The sheer beauty of this book took my breath away, especially given its subject matter: climate change, and the destruction it is wrecking on coastal communities, both human and non-human, throughout the US. In a series of connected essays, Rush explores rising sea level and its effect on tidal salt marshes, migratory birds, and the many human settlements, from San Francisco to Staten Island to south Florida, that rest on the disappearing American coasts.
This was a book I couldn’t put down. I was taken back by the gorgeousness of the writing. Each essay felt like a gemstone, hard and glittering. Rush’s writing is quiet, thoughtful, and serious, and her essays are perfectly crafted, each one weaving together various interconnected strands into a provocative and compelling whole. There’s a little of everything in this book–science, keen observations about nature and landscape, politics, history, reflections on how we see and interact with the places we call home, intimate human stories, activism.
In each case study, Rush is careful to look at the places and people she encounters through many lenses. The book travels from the working class neighborhood of Oakwood Beach in Staten Island, devastated by Hurricane Sandy, to the Isle de Jean Charles in Louisiana, a tiny, mostly Native community now nearly completely swallowed by the sea. In Phippsburg, Maine, a once-healthy tidal marsh is rotting from inside out as sea level rises. In San Francisco, a massive tidal restoration project is underway, yet even the people in charge of the project readily admit that it is not a solution, but a stopgap. In all of these places, Rush looks at the lives of the human and non-human residents, the failures and successes of projects intended to bulwark costal communities against sea level rise, all the things we stand to lose as climate change runs its course. She has a nuanced understanding of the ways that classism, racism, history, and privilege affect who climate change harms most.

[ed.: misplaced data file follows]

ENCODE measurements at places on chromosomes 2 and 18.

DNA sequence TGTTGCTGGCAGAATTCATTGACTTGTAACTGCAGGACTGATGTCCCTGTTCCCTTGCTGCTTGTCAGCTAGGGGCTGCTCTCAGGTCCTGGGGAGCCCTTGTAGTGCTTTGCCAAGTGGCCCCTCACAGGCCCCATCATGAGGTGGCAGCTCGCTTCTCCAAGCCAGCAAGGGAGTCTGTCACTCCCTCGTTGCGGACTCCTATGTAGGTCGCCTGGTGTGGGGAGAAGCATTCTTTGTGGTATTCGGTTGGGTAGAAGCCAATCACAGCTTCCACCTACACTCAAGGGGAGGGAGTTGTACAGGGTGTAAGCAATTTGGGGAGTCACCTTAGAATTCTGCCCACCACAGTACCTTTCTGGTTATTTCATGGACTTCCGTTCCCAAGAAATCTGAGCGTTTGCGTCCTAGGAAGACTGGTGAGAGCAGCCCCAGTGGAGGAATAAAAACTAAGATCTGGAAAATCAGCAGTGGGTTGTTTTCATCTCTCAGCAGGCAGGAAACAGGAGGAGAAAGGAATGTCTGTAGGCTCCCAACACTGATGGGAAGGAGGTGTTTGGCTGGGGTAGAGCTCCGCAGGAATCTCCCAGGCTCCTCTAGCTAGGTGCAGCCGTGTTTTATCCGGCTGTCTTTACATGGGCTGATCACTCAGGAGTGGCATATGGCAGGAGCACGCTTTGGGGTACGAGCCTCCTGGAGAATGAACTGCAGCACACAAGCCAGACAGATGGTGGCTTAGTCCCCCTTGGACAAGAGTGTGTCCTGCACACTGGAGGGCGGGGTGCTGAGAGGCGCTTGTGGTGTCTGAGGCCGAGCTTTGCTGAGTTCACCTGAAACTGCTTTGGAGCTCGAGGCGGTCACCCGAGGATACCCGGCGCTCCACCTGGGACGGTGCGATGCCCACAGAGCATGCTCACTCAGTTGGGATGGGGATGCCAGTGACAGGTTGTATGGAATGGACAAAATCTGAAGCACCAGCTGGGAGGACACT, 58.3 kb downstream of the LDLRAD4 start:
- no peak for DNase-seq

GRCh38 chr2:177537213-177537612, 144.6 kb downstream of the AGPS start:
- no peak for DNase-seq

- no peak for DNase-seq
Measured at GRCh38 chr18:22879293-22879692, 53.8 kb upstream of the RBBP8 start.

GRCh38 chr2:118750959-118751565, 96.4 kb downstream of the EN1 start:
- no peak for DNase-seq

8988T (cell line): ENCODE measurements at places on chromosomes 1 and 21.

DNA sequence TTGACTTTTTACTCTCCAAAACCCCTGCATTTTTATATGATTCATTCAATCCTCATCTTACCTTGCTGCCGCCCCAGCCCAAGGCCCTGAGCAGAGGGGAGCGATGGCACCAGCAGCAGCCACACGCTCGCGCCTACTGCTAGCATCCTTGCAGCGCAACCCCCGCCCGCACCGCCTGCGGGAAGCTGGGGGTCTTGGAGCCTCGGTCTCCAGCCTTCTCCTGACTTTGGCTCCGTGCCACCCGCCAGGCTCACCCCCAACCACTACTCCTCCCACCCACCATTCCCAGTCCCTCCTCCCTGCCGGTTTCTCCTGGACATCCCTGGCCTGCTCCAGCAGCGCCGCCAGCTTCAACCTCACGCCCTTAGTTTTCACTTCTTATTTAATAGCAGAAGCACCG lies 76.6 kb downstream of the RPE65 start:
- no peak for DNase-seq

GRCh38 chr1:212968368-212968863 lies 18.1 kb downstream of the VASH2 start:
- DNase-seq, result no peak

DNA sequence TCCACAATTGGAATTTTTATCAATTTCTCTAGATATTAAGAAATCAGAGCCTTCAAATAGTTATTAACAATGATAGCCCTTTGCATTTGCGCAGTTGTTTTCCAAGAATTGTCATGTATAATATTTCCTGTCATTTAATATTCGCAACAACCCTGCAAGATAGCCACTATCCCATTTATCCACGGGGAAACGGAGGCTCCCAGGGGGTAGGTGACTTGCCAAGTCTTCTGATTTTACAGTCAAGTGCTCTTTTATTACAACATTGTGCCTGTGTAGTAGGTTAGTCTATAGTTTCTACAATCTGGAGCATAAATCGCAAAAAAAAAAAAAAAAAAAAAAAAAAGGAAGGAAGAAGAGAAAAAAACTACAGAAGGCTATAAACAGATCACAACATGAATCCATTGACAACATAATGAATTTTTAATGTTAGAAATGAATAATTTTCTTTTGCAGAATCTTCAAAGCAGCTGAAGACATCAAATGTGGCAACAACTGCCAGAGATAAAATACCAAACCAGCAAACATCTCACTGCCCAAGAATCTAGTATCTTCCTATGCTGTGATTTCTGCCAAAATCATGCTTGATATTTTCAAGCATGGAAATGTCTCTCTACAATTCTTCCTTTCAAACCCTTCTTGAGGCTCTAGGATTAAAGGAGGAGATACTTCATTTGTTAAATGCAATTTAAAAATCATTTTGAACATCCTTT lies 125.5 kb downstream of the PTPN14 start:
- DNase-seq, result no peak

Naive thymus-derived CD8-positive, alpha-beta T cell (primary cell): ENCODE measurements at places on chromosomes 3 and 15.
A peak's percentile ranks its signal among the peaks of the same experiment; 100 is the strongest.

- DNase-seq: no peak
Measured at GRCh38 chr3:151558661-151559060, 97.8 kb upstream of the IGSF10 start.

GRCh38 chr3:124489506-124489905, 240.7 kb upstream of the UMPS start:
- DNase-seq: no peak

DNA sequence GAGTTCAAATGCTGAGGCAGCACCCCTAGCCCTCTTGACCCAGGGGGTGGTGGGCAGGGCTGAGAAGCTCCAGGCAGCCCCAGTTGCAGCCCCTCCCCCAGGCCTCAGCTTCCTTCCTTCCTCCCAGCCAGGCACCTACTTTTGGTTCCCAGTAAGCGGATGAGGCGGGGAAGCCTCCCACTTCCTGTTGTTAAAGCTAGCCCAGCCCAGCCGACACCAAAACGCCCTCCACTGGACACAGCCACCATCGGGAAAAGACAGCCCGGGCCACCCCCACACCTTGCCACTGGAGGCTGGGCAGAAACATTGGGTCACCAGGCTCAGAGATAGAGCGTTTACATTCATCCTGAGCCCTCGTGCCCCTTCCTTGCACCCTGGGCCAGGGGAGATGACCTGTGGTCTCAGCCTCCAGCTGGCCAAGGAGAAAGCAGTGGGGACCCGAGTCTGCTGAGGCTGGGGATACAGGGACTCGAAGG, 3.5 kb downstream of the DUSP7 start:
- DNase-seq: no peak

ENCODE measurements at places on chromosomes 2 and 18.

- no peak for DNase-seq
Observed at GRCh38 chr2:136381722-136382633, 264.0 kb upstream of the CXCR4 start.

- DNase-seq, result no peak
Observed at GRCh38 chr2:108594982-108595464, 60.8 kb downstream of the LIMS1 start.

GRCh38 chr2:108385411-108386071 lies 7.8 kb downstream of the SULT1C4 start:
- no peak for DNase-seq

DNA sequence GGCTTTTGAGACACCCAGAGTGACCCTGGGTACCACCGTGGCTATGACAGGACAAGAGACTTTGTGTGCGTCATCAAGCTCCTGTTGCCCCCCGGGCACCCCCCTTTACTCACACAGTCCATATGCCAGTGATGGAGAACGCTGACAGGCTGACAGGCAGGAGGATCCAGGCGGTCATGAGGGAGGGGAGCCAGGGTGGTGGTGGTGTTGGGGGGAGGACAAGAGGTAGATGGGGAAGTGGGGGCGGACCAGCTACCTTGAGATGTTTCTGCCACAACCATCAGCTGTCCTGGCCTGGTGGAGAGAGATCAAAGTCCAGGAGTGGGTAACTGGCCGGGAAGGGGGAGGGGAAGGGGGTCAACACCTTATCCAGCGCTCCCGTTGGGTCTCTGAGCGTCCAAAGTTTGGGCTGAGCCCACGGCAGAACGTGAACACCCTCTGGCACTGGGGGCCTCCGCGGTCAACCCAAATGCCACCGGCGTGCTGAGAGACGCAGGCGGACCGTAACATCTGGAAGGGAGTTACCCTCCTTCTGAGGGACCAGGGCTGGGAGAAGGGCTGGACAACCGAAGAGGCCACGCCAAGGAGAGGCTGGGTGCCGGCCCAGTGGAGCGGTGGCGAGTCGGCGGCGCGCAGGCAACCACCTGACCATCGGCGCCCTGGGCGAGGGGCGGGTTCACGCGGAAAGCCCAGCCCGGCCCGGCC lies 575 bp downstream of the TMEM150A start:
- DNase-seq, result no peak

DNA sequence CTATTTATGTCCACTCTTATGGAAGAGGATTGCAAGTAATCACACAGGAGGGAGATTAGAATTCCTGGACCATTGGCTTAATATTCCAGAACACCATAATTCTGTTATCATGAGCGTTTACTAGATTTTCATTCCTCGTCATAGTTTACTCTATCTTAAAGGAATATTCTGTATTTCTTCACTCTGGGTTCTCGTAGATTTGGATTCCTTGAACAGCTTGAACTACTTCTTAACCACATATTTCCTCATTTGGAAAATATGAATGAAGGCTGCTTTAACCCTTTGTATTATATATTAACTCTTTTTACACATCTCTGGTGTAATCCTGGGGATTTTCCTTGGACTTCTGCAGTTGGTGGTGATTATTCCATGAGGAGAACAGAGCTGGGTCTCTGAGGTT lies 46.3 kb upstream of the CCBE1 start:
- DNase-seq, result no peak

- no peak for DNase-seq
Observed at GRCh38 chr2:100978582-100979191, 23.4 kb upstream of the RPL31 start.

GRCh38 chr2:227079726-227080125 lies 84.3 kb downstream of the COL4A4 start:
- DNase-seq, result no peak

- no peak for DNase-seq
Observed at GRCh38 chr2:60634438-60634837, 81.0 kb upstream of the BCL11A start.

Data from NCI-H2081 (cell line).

“Our collective security,” she writes, “will be arrived at, should it come at all, as a result of our ability to reckon with our country’s history and how it has left so very many bodies unjustly exposed to risks that only continue to mount.”
What I found most powerful and beautiful about this book was Rush’s deep love of, and reckoning with, the physical world. It was a hard book to read, but it was not without hope. Not because Rush argues that we can stop (or even slow) climate change, but in her thoughtful reflections on what it means to retreat, and the opportunities that retreat and adaption provide for learning how to live in a drastically altered world.
In Oakwood Beach, Staten Island, for example, the community successfully lobbied for a government buy-out program, so that residents could leave an area so devastated by flooding. Abandoned houses were torn down, and nothing was to be built in their place. Rush’s writing about retreat is both chilling and prescient. Climate change is killing people. Communities are being destroyed, coastline disappearing. While the restoration projects she writes about are interesting, it’s the bigger pictures she paints, of humanity as a species, and how me must learn to adapt, to retreat, to change our relationship with the places we have always loved and called home, that stayed with me.
“When people love a place, it can change in shape and we can adapt our love to its transformed state. We can make do with less. Catch fewer shrimp. Sink cucumbers seeds into soil we have placed in a repurposed bathtub. Plant persimmon trees. Or else we can pull up our roots and move in. When we suffer unthinkable losses we can conjure images of what once was.”
The inclusion of several interviews from people who live (or lived) in the various costal communities Rush visits added another layer of honesty and power to the book. I highly recommend this one.